R.I.P. Rapid Robert

Bob Feller began playing in the Major Leagues at age 17. 

At age 17, I was just slouching my way through high school, working (and playing) at a golf course, and blowing money on music.  I didn’t have much discipline, but he was 17, playing for the Cleveland Indians, and he struck out 17 batters in one game.  Unreal.

On December 7, 1941, the Japanese bombed Pearl Harbor.  On December 8, 1941, Bob Feller enlisted for combat.   He served four years on the USS Alabama.  The Alabama wasn’t a luxury cruise ship, and Bob Feller wasn’t there to sign autographs and conduct baseball clinics.  He was a gun captain, and he missed four baseball seasons till the World War 2 Pacific campaign ended. 

I was just wondering how many of todays multi-million dollar pitchers would enlist in the Navy today, under similar circumstances.  Bob Feller is the only Chief Petty Officer in the Baseball Hall of Fame.

Bob Feller said one of the coolest things, in my opinion: : “What kid wouldn’t enjoy the life I led in Iowa? Baseball and farming, and I had the best of both worlds.”

Bob Feller was a tribute to The Greatest Generation.  If he’d played at the same level today, his four years of wartime service would’ve cost him $40,000,000 or more in missed salary. 

I don’t think he’d have cared. 

The guy was a hero.  He played his whole life with one team, raised three kids, was a war hero, and once threw a fastball over 107 mph. 

Just look at this picture–you know he’s going to throw it by somebody.

Bob Feller was a baseball star and a Navy CPO, all this without losing the hard-working farmboy values inside him. 

On Wednesday, he died of complications from pneumonia, following leukemia treatment.  He was 92. One of his last quotes was, “Nobody lives forever.  And I’ve led a very blessed life.”

RIP, Bob.  And thanks.


10 Responses to “R.I.P. Rapid Robert”

  1. We don’t follow baseball here in Australia, or play it at all really, but I played softball at school and thrived on it. What position did he play? Was he a pitcher? Because damn, it must have been scary facing him down on the diamond. Can’t even imagine all the kinds of pain his shoulder must have given him. I just love that photo. That determination. But to still be able to pull out a killer smile in the next war photo. Rapid Robert, never heard of him before, stumbled across him on your blog and will now spend the rest of the night thinking about him. lol, go figure.

    • If nothing else, baseball is just spectacular for nicknames. Bob Feller was known as “Rapid Robert,” “Bullet Bob,” and “The Heater from Van Meter.” (Van Meter, Iowa, was his home town). There were a number of ballplayers who served in WW2. Ted Williams (“The Splendid Splinter,” “Teddy Ballgame,” “Terrible Ted”) actually served in WW2 then reinlisted to fight in the Korean War. He was a jet fighter.

      Bob Feller was one of the hardest throwing pitchers ever. Scarily, most years, he was among the league leaders in hit batters.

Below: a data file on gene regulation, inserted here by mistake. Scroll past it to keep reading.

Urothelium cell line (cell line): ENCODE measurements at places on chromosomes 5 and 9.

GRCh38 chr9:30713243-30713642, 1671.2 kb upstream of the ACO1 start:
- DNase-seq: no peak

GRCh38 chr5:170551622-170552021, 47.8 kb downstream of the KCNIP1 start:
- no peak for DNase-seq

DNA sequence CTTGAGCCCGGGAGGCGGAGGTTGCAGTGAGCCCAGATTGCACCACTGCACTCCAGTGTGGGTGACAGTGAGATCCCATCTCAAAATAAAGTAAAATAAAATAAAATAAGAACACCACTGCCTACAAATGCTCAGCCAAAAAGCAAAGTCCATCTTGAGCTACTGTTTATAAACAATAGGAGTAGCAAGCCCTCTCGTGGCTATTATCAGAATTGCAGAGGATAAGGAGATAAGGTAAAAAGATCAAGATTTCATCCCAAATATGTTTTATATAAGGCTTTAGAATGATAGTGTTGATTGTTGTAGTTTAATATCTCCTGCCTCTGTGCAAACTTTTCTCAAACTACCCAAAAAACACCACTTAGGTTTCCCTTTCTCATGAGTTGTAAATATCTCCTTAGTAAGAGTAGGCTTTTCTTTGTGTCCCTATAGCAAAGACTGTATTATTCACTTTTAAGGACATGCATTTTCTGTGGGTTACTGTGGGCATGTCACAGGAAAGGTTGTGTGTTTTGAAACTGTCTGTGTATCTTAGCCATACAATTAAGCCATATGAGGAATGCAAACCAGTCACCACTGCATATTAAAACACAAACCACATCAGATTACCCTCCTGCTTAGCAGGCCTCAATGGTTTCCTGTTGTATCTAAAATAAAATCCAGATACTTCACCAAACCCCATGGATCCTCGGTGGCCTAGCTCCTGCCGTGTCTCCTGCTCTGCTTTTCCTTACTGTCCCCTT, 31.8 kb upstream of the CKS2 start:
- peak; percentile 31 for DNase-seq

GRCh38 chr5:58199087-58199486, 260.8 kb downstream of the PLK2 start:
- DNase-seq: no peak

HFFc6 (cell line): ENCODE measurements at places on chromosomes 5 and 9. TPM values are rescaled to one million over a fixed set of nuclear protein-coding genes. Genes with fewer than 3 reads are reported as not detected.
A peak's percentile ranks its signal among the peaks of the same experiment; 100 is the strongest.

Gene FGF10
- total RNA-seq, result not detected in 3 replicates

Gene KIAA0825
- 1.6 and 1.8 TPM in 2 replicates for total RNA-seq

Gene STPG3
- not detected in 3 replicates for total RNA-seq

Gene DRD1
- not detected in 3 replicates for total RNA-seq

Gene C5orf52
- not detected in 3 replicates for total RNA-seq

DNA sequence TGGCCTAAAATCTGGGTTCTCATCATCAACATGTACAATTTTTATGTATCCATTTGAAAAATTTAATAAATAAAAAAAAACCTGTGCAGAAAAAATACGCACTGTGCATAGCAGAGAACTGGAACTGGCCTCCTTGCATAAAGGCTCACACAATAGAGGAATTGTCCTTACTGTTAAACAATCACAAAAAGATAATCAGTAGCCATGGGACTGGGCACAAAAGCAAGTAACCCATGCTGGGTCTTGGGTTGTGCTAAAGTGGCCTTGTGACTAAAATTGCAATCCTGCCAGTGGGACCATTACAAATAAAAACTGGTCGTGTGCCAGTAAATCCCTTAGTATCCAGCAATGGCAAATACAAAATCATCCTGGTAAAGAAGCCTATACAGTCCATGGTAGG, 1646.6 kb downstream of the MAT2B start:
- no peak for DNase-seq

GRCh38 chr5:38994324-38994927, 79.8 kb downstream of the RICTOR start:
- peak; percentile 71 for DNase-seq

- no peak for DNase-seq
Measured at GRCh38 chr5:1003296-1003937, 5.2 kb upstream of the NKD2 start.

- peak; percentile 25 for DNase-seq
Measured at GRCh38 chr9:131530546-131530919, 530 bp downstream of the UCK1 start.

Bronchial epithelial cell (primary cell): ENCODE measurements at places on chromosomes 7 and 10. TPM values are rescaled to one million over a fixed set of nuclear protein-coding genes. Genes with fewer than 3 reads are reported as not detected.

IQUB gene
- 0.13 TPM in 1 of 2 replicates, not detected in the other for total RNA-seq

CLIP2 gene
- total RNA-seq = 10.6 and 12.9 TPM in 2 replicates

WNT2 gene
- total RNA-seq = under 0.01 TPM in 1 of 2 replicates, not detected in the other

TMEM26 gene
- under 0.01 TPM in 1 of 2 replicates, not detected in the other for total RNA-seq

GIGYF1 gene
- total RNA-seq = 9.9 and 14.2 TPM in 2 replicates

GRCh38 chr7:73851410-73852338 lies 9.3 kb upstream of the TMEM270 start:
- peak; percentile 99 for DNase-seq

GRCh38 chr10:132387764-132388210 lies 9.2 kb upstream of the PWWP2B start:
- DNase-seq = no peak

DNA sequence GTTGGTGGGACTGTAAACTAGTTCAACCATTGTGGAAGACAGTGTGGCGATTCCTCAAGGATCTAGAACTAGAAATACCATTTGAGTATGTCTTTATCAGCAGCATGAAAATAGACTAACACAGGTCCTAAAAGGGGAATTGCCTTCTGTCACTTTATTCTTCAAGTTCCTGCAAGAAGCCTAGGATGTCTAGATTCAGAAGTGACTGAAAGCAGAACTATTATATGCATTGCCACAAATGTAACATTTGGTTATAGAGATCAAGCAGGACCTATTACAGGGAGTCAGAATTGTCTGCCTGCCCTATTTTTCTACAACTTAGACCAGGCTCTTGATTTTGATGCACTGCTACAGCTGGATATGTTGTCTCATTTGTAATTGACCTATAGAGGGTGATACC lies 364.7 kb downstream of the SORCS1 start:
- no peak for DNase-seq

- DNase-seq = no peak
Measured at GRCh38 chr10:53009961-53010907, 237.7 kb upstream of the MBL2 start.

Thanks for stopping by. It’s usually a bit less somber, but Bob deserved a little decorum.

  2. Awesome. I hadn’t heard of Bob Feller until last night on the news. And that told me not much. This, however, is a wonderful tribute!

    • Yeah, Thursday’s paper gave him a paragraph, but he deserved more. One of the big sports stories was tha Cliff Lee signed a free agent contract to pitch for the Phillies. He’ll make big money, but he chose Philly because he liked playing there, and his wife likes the city. The Yankees offered him tens of millions more, but he left it on the table.

      I think Bob Feller would approve, somehow.

  3. Thanks for telling his story, Tom. That’s a remarkable life. I have only recently begun to appreciate baseball and it’s nice to know stories like his.

    • Baseball is like Martinis, in that it can take awhile to appreciate them. There were a lot of heroes in the mid 20th Century major leagues. Bob Feller was one of them.

      Happy Weekend, Laurie.

  4. I miss the Bob Fellers of the world.

  5. Karl Kling Says:

    Hi Tom,
    Loved your thoughts about Rapid Robert! I grew up hearing his name, but never realized he threw 107mph! That’s some serious smoke. Something even for Matt Garza & Joaquin Benoit to shoot for! I love that some of his last words were “I’ve lived a blessed life …” Also love those mid-America qualities of humility, hard work, and serving others. Thanks for passing along this great story! Look forward to the next installment! Karl

    • Thanks, Karl. Bob Feller “only” won 261 games, whereas the magic number is 300 wins. It’s a baseball junkie’s instinct to imagine how many more games he’d have won if he’d pitched those 4 seasons, instead of fighting in the Pacific. Somebody asked him about that, and he said it wasn’t something he thought about, and moreover that his Navy experience made him more mature and disciplined, as a man and as a pitcher. He had an amazing right arm, but I am impressed just as much by his mind. Merry Christmas, Karl, and thanks for stopping by.

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